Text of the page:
Syngeneic bone marrow transplantation reduces the hearing loss associated with murine mucopolysaccharidosis type VII.
Bone-Marrow-Transplantation, Brain-Stem: ph, pp, pa, Disease-Models-Animal, Ear: pa, Evoked-Potentials-Auditory, Female, Glucuronidase: df, me, Hearing-Loss-Partial: pc, pa, Heterozygote, Homozygote, Human, Male, Mice, Mice-Mutant-Strains, Mucopolysaccharidosis-VII: pp, pa, th, SUPPORT-U-S-GOVT-NON-P-H-S, SUPPORT-U-S-GOVT-P-H-S, Transplantation-Isogeneic
Blood 1995 Sep 1;86(5):2033-40
DK08546/DK/NIDDK, DK41082/DK/NIDDK, DC00048/DC/NIDCD
MPS VII mice are deficient in beta-glucuronidase and share many clinical, biochemical, and pathologic characteristics with human mucopolysaccharidosis type VII (MPS VII). We have shown that syngeneic bone marrow transplantation (BMT) prolongs survival and reduces lysosomal storage in many organs of the MPS VII mouse. In this report, we quantify the hearing loss and determine the impact of syngeneic BMT on the development of deafness and the associated pathology in the MPS VII mouse. Eleven weeks after syngeneic BMT performed at birth, treated MPS VII mice had normal auditory-evoked brainstem responses (ABR), whereas untreated MPS VII mice had ABR thresholds 43 dB higher than normal. Treated MPS VII mice had beta-glucuronidase-positive cells in the temporal bone and in the subepithelial connective tissue of the external auditory canal. There was less thickening of the tympanic membrane and middle ear mucosa and decreased distortion of the ossicles and the cochlear bone. Although transplanted MPS VII mice had increased ABR thresholds by 33 weeks of age, four of the six had thresholds 12 to 32 dB lower than untreated mutants. These data indicate that syngeneic BMT in newborn MPS VII mice prevents early hearing loss and, in some animals, results in long-term improved auditory function.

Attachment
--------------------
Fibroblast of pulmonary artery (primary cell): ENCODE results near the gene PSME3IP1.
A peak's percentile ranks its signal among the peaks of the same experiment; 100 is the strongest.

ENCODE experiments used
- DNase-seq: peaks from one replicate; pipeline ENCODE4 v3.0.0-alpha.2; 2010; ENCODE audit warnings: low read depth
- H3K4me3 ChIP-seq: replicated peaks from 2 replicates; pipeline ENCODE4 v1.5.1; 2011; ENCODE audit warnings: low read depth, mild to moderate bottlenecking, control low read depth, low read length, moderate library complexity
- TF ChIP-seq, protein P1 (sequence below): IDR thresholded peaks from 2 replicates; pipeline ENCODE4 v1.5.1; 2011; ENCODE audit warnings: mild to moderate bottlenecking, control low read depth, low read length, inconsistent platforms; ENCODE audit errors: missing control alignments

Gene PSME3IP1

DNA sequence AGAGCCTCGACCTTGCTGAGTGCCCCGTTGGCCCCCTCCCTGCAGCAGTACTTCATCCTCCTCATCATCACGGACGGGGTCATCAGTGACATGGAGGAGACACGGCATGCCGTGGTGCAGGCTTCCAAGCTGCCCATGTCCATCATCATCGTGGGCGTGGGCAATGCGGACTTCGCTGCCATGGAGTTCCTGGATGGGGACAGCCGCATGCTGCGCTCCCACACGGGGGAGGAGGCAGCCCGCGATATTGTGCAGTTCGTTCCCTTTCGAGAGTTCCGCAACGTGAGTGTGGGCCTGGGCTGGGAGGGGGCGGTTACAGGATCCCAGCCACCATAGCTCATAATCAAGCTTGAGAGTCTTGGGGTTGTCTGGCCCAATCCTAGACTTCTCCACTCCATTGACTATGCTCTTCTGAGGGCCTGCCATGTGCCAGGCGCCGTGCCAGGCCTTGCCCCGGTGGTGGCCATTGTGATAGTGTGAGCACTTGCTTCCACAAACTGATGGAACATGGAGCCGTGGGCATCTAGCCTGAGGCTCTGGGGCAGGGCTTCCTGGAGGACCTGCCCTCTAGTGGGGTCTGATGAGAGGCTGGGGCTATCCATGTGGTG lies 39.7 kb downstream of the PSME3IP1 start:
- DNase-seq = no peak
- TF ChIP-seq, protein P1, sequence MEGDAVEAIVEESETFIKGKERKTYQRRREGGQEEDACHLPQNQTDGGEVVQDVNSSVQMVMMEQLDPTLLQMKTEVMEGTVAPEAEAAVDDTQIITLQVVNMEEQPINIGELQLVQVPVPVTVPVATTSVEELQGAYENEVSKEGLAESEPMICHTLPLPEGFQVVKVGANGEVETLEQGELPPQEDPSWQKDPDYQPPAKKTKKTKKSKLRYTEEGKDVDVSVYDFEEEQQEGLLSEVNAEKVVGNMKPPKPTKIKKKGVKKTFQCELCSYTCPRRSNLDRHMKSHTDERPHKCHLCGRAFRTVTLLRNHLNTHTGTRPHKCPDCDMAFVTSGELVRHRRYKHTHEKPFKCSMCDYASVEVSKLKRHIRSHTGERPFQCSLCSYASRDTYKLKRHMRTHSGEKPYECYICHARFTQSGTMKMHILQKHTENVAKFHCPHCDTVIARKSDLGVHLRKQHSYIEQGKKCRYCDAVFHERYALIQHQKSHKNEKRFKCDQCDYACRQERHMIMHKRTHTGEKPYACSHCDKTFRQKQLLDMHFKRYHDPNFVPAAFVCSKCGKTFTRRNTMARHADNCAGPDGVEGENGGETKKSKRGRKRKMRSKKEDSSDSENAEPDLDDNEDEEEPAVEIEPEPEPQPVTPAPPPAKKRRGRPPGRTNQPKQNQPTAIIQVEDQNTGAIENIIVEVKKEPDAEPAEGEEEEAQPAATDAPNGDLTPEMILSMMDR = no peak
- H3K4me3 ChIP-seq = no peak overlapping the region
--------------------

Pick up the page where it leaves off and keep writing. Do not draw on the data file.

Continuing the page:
Sands, M S.; Erway, L C.; Vogler, C; Sly, W S.; and Birkenmeier, E H., " Syngeneic bone marrow transplantation reduces the hearing loss associated with murine mucopolysaccharidosis type VII." (1995). Faculty Research 1990 - 1999. 652.